|-  E  =  ( x  e.  NN0 ,  y  e. 
 NN0  |->  if ( y  =  0 ,  <. x ,  y >. ,  <. y ,  ( x  mod  y
 ) >. ) )   =>    |-  ( X  e.  ( NN0  X.  NN0 )  ->  ( ( 2nd `  ( E `  X ) )  =/=  0  ->  ( 2nd `  ( E `  X ) )  < 
 ( 2nd `  X )
 ) )
 
Theoremeucalgcvga 14593* Once Euclid's Algorithm halts after 
N steps, the second element of the state remains 0 . (Contributed by Paul Chapman, 22-Jun-2011.) (Revised by Mario Carneiro, 29-May-2014.)
 |-  E  =  ( x  e.  NN0 ,  y  e. 
 NN0  |->  if ( y  =  0 ,  <. x ,  y >. ,  <. y ,  ( x  mod  y
 ) >. ) )   &    |-  R  =  seq 0 ( ( E  o.  1st ) ,  ( NN0  X.  { A } ) )   &    |-  N  =  ( 2nd `  A )   =>    |-  ( A  e.  ( NN0  X.  NN0 )  ->  ( K  e.  ( ZZ>= `  N )  ->  ( 2nd `  ( R `  K ) )  =  0
 ) )
 
Theoremeucalg 14594* Euclid's Algorithm computes the greatest common divisor of two nonnegative integers by repeatedly replacing the larger of them with its remainder modulo the smaller until the remainder is 0.

Upon halting, the 1st member of the final state  ( R `  N ) is equal to the gcd of the values comprising the input state  <. M ,  N >.. This is Metamath 100 proof #69 (greatest common divisor algorithm). (Contributed by Paul Chapman, 31-Mar-2011.) (Proof shortened by Mario Carneiro, 29-May-2014.)

 |-  E  =  ( x  e.  NN0 ,  y  e. 
 NN0  |->  if ( y  =  0 ,  <. x ,  y >. ,  <. y ,  ( x  mod  y
 ) >. ) )   &    |-  R  =  seq 0 ( ( E  o.  1st ) ,  ( NN0  X.  { A } ) )   &    |-  A  =  <. M ,  N >.   =>    |-  ( ( M  e.  NN0  /\  N  e.  NN0 )  ->  ( 1st `  ( R `  N ) )  =  ( M  gcd  N ) )
 
6.1.10  The least common multiple

According to Wikipedia ("Least common multiple", 27-Aug-2020, https://en.wikipedia.org/wiki/Least_common_multiple): "In arithmetic and number theory, the least common multiple, lowest common multiple, or smallest common multiple of two integers a and b, usually denoted by lcm(a, b), is the smallest positive integer that is divisible by both a and b. Since division of integers by zero is undefined, this definition has meaning only if a and b are both different from zero. However, some authors define lcm(a,0) as 0 for all a, which is the result of taking the lcm to be the least upper bound in the lattice of divisibility. ... The lcm of more than two integers is also well-defined: it is the smallest positive integer that is divisible by each of them."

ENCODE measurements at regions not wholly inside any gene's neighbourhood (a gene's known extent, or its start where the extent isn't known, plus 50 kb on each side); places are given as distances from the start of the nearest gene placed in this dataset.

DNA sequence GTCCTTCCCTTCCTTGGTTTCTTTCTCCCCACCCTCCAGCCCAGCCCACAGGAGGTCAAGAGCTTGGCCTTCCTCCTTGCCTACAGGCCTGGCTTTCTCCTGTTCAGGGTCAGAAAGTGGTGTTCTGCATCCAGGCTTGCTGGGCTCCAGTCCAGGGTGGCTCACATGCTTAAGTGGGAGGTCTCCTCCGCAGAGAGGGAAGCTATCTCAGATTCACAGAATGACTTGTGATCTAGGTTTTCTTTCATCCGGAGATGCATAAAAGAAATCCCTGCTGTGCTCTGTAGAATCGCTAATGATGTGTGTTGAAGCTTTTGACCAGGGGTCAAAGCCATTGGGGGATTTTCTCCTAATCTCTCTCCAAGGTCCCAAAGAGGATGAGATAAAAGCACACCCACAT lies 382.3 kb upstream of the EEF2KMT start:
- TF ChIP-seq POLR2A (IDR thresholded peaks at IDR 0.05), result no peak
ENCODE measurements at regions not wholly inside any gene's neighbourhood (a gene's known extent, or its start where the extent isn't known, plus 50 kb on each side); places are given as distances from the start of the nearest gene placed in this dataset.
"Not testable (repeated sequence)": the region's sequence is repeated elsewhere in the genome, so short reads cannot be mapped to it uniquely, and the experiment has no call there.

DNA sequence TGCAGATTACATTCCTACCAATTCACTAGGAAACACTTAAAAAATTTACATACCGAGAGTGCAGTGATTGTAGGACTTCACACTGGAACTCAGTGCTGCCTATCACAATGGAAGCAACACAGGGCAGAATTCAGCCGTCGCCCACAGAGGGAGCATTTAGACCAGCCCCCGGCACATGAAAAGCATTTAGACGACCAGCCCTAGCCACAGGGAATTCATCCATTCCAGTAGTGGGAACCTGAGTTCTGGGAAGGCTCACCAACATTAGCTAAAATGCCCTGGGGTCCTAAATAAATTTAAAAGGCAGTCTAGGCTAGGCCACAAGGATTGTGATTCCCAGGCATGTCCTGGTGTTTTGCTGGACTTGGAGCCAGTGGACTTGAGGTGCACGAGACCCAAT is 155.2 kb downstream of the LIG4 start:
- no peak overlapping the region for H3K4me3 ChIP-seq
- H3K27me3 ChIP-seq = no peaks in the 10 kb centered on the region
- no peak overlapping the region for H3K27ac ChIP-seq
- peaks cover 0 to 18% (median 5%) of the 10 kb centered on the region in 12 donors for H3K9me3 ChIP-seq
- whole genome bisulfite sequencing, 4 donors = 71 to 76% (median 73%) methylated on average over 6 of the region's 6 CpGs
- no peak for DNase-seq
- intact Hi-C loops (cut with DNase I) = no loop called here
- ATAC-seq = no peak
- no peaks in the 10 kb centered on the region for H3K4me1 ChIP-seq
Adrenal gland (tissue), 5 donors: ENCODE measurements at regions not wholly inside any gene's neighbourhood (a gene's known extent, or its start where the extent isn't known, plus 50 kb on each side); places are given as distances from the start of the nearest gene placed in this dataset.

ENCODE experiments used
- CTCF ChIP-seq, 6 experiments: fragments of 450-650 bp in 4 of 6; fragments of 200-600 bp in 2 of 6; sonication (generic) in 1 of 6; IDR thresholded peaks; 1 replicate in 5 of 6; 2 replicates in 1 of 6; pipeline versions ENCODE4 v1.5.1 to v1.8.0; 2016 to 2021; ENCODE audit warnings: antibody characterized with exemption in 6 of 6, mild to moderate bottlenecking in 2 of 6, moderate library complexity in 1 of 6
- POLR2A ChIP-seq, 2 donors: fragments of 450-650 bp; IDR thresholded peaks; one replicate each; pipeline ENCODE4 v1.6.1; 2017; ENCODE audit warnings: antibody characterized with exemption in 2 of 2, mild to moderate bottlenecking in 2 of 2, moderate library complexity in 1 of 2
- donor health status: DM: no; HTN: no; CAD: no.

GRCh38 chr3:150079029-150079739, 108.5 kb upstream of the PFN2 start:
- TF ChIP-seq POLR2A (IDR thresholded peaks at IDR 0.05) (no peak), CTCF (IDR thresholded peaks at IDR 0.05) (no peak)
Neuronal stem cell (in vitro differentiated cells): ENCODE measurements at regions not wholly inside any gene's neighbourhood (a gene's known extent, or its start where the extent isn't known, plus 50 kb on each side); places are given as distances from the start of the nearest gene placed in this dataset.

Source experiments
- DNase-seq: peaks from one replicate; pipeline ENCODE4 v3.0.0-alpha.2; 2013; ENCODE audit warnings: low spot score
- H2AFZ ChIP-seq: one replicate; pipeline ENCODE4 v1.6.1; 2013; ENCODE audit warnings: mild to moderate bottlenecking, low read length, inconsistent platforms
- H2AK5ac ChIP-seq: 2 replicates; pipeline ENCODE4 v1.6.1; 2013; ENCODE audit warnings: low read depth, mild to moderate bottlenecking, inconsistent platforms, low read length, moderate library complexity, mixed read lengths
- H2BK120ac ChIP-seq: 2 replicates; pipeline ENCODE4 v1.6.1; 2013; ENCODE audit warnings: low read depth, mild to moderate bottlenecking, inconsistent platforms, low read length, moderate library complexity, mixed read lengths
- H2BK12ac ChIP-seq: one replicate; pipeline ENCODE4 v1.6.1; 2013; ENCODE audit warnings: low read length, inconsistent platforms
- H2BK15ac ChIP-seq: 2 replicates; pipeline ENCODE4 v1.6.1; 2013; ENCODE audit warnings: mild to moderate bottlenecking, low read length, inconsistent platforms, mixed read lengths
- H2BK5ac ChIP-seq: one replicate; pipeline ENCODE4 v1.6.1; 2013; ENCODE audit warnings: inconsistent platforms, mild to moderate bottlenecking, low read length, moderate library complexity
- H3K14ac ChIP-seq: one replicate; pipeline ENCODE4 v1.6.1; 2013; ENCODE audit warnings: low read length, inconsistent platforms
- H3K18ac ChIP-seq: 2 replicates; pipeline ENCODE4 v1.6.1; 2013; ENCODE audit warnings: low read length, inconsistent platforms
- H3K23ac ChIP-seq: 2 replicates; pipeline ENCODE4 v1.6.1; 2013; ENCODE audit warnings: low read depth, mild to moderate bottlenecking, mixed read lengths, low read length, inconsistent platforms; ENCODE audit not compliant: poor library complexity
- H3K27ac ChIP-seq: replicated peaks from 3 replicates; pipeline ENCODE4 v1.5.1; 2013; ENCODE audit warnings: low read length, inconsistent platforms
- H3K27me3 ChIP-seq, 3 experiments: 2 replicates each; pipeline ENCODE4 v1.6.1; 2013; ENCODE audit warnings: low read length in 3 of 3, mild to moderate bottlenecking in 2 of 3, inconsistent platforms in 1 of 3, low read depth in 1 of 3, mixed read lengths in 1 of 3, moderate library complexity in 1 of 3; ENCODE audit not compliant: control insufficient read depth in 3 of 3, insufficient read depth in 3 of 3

In this section, an operation calculating the least common multiple of two integers (df-lcm 14599) as well as a function mapping a set of integers to their least common multiple (df-lcmf 14601) are provided. Both definitions are valid for all integers, including negative integers and 0, obeying the above mentioned convention. It is shown by lcmfpr 14648 that the two definitions are compatible.

It seems a little confusing at the first glance that the least common multiple is defined by a supremum. Actually, it is an infimum, because the inverse of "less than"  `'  < is used to turn supremum into infimum - currently we don't have infimum defined separately...

 
Syntaxclcm 14595 Extend the definition of a class to include the least common multiple operator.
 class lcm
 
Syntaxclcmf 14596 Extend the definition of a class to include the least common multiple function.
 class lcm
 
Syntaxclcmold 14597 Extend the definition of a class to include the least common multiple operator (old version.
 class lcm
 
Syntaxclcmfold 14598 Extend the definition of a class to include the least common multiple function (old version).
 class lcm
 
Definitiondf-lcm 14599* Define the lcm operator. (Contributed by Steve Rodriguez, 20-Jan-2020.) (Revised by AV, 16-Sep-2020.)
 |- lcm 
 =  ( x  e. 
 ZZ ,  y  e. 
 ZZ  |->  if ( ( x  =  0  \/  y  =  0 ) ,  0 , inf ( { n  e.  NN  |  ( x  ||  n  /\  y  ||  n ) } ,  RR ,  <  )
 ) )
 
Definitiondf-lcmOLD 14600* Define the lcm operator. (Contributed by Steve Rodriguez, 20-Jan-2020.) Obsolete version of df-lcm 14599 as of 16-Sep-2020. (New usage is discouraged.)
 |- lcm 
 =  ( x  e. 
 ZZ ,  y  e. 
 ZZ  |->  if ( ( x  =  0  \/  y  =  0 ) ,  0 ,  sup ( { n  e.  NN  |  ( x  ||  n  /\  y  ||  n ) } ,  RR ,  `'  <  ) ) )